Welcome to the Solar Billing Plan
In response to California’s changing energy needs, the California Public Utilities Commission (CPUC) recently established a new Solar Billing Plan to modernize customer-generation energy rates.
What Is the Solar Billing Plan?
The new Solar Billing Plan helps promote grid reliability during the early evening, when the sun is down and energy use is high. The plan also helps incentivize solar and battery storage and control electricity costs for all Californians.
The Solar Billing Plan is based on the time-of-day price of energy used (imported) and the real-time value of a system’s surplus energy that is delivered back (exported) to the grid. Learn more about the CPUC decision.
Solar Consumer Protection Guide
The California Solar Consumer Protection Guide takes you through every step of the solar installation process, provides tips to select a qualified solar provider, and outlines your rights as a consumer. For instance, did you know that your solar provider is required to collect your signature on the Solar Consumer Protection Guide before submitting your interconnection application?
Timing of Solar Billing Implementation
If the completed interconnection application for your new renewable energy system was submitted after April 14, 2023, you will start temporary service on NEM 2.0. You will later transition to Solar Billing after SDG&E updates its systems and processes for the new plan. SDG&E is required to implement the Solar Billing Plan by Dec. 15, 2023.
Solar Billing Plan FAQs
The Solar Billing Plan, formerly called the Net Billing Tariff, is identical to the SDG&E Time-of-Use (TOU) plan, EV-TOU-5. With TOU, pricing is based on when energy is used (imported). The TOU plan for Solar Billing Plan has three time periods: on-peak, off-peak and super off-peak. TOU plans offer savings on energy used outside of the on-peak hours of 4-9 p.m., as well as during nights and weekends. Like EV-TOU-5, the Solar Billing Plan includes a $16 basic monthly service fee.
Yes, the $16 monthly charge is in addition to non-bypassable charges (NBCs) of approximately 35 cents/day.
You will receive bill credits for the surplus energy your system feeds back (exports) to the power grid. The Energy Export Credit you receive is based on the value of kilowatt-hours sent to the electric grid at each hour of the day.
The value is lower during off-peak TOU periods and higher during on-peak TOU periods. The export price is usually lower than the import price. If you have battery storage, you may be able to program your battery to automatically store energy produced by your solar panels during sunny hours, and then export energy during the most lucrative evening hours.
Yes. The Solar Billing Plan monthly bill will reflect charges for electricity used (imported) and apply credits for electricity delivered back (exported) to the grid. The bill will also include a $16 basic monthly service fee as part of the TOU plan.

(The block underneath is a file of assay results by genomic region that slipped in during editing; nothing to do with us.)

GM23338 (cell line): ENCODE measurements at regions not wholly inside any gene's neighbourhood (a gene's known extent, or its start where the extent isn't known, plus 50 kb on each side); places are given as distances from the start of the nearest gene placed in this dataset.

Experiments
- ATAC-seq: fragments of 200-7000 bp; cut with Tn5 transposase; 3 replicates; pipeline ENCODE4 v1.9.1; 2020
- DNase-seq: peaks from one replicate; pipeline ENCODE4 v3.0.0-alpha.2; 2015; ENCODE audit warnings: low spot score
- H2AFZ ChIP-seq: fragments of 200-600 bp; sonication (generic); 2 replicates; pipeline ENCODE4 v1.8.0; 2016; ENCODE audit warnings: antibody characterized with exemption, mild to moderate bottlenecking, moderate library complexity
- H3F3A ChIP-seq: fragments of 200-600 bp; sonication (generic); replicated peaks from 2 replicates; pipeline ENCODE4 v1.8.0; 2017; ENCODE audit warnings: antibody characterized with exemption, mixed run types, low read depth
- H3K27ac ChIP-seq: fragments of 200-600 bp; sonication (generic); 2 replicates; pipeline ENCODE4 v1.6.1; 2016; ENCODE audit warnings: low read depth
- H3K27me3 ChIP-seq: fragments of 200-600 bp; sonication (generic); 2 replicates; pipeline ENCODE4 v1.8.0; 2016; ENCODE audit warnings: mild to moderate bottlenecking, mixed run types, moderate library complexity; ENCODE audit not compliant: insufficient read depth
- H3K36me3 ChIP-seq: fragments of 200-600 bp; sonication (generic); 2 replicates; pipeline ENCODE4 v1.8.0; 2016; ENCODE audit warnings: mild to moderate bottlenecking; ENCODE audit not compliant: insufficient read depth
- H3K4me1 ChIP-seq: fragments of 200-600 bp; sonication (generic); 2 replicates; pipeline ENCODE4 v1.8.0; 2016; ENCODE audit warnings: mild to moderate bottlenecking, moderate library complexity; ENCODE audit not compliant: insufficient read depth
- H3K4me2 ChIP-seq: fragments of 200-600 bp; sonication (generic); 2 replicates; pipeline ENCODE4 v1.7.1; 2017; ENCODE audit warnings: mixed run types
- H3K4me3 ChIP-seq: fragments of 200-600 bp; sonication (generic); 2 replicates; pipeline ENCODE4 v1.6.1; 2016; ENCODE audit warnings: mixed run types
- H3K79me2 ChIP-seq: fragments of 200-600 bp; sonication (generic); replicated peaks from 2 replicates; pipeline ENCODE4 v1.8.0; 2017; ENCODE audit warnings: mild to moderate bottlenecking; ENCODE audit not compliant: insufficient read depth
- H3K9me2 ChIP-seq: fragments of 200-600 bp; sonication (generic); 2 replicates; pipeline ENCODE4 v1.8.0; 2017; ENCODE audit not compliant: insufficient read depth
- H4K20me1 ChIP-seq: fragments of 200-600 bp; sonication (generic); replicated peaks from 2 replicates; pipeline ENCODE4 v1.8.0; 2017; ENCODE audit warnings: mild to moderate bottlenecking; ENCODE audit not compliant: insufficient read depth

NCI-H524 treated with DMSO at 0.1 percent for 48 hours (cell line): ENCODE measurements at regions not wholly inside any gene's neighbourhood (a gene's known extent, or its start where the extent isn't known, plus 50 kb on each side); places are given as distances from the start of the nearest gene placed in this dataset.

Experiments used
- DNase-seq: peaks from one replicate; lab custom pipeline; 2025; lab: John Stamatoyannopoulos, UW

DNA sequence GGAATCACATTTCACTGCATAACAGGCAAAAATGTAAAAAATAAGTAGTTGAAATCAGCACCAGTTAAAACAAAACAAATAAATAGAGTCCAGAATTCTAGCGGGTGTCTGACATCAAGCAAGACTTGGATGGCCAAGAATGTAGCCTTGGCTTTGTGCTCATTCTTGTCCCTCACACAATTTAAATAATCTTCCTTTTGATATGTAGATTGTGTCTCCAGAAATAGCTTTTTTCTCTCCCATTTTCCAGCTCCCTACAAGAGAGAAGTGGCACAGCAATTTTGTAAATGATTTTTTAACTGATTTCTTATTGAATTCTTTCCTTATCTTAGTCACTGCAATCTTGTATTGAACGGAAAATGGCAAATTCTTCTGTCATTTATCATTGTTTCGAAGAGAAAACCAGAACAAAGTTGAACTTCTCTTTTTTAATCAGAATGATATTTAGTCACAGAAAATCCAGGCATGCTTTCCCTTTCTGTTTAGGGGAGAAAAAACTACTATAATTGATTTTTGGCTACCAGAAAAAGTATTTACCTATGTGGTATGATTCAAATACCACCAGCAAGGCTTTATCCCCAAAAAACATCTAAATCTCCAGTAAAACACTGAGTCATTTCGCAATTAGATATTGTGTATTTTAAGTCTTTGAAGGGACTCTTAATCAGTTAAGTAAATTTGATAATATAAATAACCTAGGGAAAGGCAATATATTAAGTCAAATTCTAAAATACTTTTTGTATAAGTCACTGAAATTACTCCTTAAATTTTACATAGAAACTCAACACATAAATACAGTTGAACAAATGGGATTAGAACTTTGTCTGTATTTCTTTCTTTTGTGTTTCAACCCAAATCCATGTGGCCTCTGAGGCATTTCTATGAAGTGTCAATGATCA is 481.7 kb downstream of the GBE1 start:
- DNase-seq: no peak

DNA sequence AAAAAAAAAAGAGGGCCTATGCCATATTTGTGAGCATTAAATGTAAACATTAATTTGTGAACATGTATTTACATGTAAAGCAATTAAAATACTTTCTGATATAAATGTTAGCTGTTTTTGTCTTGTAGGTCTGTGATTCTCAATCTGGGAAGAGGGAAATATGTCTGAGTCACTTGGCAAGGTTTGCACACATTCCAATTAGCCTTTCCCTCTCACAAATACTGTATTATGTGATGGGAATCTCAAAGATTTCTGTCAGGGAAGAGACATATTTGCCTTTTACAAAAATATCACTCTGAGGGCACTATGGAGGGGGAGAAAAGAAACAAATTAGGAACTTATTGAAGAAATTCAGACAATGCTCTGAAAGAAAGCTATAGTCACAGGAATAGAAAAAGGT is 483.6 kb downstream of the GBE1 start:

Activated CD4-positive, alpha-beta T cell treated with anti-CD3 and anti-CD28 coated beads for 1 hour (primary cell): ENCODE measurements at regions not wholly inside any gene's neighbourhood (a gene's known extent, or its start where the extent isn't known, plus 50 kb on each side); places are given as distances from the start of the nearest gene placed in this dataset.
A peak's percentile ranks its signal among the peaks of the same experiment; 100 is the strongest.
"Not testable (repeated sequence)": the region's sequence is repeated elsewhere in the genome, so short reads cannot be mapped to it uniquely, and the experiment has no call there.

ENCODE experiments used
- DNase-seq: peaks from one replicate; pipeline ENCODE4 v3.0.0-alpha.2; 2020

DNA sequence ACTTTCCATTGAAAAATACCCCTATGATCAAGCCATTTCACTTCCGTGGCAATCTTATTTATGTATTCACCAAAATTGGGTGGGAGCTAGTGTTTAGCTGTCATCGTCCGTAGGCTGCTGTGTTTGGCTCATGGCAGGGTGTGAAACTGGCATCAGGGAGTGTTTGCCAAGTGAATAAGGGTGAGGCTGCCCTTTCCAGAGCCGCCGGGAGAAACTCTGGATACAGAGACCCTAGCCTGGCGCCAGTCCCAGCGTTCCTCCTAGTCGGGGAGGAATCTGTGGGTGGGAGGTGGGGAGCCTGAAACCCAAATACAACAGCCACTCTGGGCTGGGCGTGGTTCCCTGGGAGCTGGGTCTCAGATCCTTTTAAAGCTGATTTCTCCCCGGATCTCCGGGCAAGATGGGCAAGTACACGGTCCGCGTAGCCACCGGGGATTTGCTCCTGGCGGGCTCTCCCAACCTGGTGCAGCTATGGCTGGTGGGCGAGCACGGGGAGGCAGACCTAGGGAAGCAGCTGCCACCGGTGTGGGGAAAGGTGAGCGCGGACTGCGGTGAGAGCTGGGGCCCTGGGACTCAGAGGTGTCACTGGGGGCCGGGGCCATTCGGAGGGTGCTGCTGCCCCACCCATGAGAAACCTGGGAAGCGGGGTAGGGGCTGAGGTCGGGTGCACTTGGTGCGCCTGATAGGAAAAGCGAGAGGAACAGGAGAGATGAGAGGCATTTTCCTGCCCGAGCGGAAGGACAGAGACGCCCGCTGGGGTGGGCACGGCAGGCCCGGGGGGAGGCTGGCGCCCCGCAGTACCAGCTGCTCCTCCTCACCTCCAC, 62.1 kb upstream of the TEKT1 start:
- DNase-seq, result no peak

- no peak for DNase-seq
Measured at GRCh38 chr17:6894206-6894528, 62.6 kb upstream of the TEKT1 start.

All SDG&E customers, whether solar or non-solar, pay small charges that help ensure grid reliability and that low-income and disadvantaged Californians afford energy and access clean energy programs (non-bypassable charges). In months when there are excess export credits, the credits will roll over to following months until used or until the annual “true-up.” Export credits do not apply to non-bypassable charges.
Community Choice Aggregators, or CCAs, purchase power for you and deliver the power using the utilities’ electric grid. CCAs decide whether to offer customers a tariff if a customer wants to install solar or solar and battery storage. CCAs will determine how much to pay for the energy exported from the solar system and how much to charge customers for energy imported to their home.
The CPUC offers several community solar programs for low-income customers and customers living in disadvantaged communities. If interested, please visit: cpuc.ca.gov/solarindacs.
As a Solar Billing Plan customer, you can oversize your generation system by no more than 50% with two requirements:
- The measurement of oversizing will be in comparison to the past 12 months of usage unless you do not yet have 12 months of usage or attest to having more recently increased usage.
- You must attest to an expected increase in usage corresponding with the system size within 12 months of interconnection.
Net surplus generation will be compensated at the current net surplus compensation rates.
Customers need to submit a complete interconnection application, free of major deficiencies, by April 14, 2023, to take service and remain on NEM 2.0. The application shall also include a signed contract, a single-line diagram (SLD), a complete California Contractors State License Board Solar Energy System Disclosure Document, a signed California Solar Consumer Protection Guide, and an oversizing attestation (if applicable).
Additional FAQs About the CPUC Decision
The statewide decision does not impact current NEM 1 and NEM 2.0 customers. The Virtual Net metering (VNM) and NEM Aggregation (NEM AGG) tariffs will mostly remain in place with the exception of the following:
- The legacy period for VNM and NEM AGG customers will reduce to 9-years to align with customers of the SBP.
- The VNM tariff will now allow multiple solar arrays on one property to be treated as one generator for billing purposes.
- NEM Aggregation eligibility is restricted to customers who already have two or more meters as of December 15, 2022.
Even if a customer doesn’t have rooftop solar, the decision will help control electricity costs and improve electric bill affordability for all Californians by reducing overall costs to the grid.
D.22-12-056 has no impact on SDG&E’s Electric Rule 21 interconnection process.
No, the decision does not affect utility profits.